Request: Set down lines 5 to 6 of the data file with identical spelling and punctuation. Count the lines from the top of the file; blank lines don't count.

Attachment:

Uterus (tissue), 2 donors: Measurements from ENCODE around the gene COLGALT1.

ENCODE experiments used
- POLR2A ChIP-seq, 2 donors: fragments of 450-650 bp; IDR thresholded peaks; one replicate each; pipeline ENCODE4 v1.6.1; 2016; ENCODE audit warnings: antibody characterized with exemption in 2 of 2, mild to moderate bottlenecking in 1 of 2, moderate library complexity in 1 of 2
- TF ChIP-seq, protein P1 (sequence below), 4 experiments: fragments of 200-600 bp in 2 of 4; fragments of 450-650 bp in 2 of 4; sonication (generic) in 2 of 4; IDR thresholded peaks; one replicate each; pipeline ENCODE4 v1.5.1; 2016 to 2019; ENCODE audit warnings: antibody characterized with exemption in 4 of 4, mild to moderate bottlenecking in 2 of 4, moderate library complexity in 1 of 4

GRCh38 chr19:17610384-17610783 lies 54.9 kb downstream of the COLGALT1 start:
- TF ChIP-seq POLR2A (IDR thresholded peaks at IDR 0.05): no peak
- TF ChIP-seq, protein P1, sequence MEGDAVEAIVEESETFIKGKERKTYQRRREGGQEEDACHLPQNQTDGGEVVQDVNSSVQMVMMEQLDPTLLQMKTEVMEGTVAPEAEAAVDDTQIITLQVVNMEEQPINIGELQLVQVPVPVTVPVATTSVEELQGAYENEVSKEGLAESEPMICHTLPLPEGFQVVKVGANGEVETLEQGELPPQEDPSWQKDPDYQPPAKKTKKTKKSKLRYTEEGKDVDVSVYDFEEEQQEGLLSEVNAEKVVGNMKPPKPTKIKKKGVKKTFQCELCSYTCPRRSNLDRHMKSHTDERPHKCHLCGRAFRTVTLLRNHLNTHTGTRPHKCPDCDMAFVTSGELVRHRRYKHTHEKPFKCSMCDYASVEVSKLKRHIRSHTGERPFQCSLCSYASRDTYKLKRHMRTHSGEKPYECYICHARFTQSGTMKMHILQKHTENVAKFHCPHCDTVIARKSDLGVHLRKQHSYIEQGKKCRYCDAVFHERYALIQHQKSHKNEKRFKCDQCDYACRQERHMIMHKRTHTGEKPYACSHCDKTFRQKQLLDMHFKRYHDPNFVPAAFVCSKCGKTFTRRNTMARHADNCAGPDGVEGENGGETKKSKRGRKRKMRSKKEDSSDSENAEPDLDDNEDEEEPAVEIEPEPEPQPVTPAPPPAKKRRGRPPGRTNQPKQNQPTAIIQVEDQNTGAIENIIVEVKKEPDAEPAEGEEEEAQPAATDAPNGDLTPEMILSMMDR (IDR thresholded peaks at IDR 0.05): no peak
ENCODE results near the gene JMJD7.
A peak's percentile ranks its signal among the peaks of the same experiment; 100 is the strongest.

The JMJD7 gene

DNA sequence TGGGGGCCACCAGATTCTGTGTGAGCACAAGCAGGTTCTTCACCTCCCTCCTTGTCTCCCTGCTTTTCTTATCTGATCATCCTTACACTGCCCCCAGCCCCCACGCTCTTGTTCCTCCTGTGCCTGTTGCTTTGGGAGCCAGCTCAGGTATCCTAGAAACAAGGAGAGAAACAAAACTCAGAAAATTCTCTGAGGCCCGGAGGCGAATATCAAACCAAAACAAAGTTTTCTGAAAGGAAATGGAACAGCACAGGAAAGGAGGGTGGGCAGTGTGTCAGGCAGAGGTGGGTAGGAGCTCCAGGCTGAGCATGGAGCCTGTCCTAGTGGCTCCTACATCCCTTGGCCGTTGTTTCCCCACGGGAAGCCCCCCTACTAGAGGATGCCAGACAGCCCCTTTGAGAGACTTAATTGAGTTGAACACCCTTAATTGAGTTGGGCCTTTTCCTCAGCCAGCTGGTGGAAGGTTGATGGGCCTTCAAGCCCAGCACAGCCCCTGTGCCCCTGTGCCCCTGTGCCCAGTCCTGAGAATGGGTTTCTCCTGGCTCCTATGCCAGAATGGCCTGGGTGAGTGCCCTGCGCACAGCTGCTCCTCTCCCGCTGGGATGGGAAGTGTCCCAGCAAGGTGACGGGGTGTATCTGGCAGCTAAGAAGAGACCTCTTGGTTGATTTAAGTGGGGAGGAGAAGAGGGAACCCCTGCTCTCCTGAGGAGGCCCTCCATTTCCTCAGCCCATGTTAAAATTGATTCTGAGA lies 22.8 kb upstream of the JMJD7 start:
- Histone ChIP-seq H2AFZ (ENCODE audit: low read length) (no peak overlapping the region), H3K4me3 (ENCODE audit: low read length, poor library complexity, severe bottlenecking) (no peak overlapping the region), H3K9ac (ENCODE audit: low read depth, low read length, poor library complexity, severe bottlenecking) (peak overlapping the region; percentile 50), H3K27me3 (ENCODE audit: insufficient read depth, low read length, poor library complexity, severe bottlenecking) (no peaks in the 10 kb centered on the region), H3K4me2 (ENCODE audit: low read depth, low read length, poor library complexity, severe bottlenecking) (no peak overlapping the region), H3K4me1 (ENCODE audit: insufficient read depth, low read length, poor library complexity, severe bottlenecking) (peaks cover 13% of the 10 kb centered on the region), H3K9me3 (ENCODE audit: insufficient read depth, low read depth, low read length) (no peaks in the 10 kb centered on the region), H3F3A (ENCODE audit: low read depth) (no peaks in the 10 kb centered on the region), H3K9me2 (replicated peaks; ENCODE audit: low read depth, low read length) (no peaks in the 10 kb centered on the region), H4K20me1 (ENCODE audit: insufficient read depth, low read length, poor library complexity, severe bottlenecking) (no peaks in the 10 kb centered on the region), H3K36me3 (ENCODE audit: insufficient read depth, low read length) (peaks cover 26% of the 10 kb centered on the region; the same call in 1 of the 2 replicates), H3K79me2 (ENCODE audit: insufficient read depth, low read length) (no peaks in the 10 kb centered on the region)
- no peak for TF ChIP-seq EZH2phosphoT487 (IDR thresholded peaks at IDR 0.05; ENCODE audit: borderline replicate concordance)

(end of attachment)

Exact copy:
GRCh38 chr19:17610384-17610783 lies 54.9 kb downstream of the COLGALT1 start:
- TF ChIP-seq POLR2A (IDR thresholded peaks at IDR 0.05): no peak